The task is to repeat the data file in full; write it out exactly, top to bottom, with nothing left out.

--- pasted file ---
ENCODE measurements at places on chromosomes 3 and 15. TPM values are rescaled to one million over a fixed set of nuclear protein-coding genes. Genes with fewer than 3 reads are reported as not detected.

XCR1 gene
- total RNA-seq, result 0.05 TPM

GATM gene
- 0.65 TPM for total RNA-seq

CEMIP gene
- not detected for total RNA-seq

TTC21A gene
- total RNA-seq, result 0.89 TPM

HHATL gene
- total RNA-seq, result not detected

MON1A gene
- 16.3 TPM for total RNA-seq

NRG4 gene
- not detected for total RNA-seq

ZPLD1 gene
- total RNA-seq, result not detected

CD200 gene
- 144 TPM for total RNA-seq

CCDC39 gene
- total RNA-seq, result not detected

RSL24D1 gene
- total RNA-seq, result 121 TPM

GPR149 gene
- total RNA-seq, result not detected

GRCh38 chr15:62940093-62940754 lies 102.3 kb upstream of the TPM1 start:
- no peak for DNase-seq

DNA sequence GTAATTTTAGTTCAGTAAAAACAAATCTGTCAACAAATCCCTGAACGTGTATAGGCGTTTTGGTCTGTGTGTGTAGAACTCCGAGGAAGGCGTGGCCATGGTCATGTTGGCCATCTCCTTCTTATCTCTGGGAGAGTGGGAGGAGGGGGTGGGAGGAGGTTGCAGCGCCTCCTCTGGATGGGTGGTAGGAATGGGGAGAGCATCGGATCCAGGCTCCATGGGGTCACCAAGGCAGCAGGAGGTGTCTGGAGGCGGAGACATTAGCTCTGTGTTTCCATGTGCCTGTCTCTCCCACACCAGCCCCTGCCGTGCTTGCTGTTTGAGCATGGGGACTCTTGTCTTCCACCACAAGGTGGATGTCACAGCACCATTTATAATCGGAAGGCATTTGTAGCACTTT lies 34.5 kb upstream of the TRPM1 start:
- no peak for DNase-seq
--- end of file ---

ENCODE measurements at places on chromosomes 3 and 15. TPM values are rescaled to one million over a fixed set of nuclear protein-coding genes. Genes with fewer than 3 reads are reported as not detected.

XCR1 gene
- total RNA-seq, result 0.05 TPM

GATM gene
- 0.65 TPM for total RNA-seq

CEMIP gene
- not detected for total RNA-seq

TTC21A gene
- total RNA-seq, result 0.89 TPM

HHATL gene
- total RNA-seq, result not detected

MON1A gene
- 16.3 TPM for total RNA-seq

NRG4 gene
- not detected for total RNA-seq

ZPLD1 gene
- total RNA-seq, result not detected

CD200 gene
- 144 TPM for total RNA-seq

CCDC39 gene
- total RNA-seq, result not detected

RSL24D1 gene
- total RNA-seq, result 121 TPM

GPR149 gene
- total RNA-seq, result not detected

GRCh38 chr15:62940093-62940754 lies 102.3 kb upstream of the TPM1 start:
- no peak for DNase-seq

DNA sequence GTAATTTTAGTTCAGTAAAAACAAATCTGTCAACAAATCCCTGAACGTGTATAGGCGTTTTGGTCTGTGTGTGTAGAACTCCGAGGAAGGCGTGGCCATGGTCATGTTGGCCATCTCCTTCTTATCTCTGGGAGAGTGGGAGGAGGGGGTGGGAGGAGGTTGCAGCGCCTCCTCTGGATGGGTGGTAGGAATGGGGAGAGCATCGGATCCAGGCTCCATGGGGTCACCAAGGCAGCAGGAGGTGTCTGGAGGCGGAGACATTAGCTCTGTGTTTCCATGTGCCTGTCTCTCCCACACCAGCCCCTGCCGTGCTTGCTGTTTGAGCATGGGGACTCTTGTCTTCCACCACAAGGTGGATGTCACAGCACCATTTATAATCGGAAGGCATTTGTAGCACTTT lies 34.5 kb upstream of the TRPM1 start:
- no peak for DNase-seq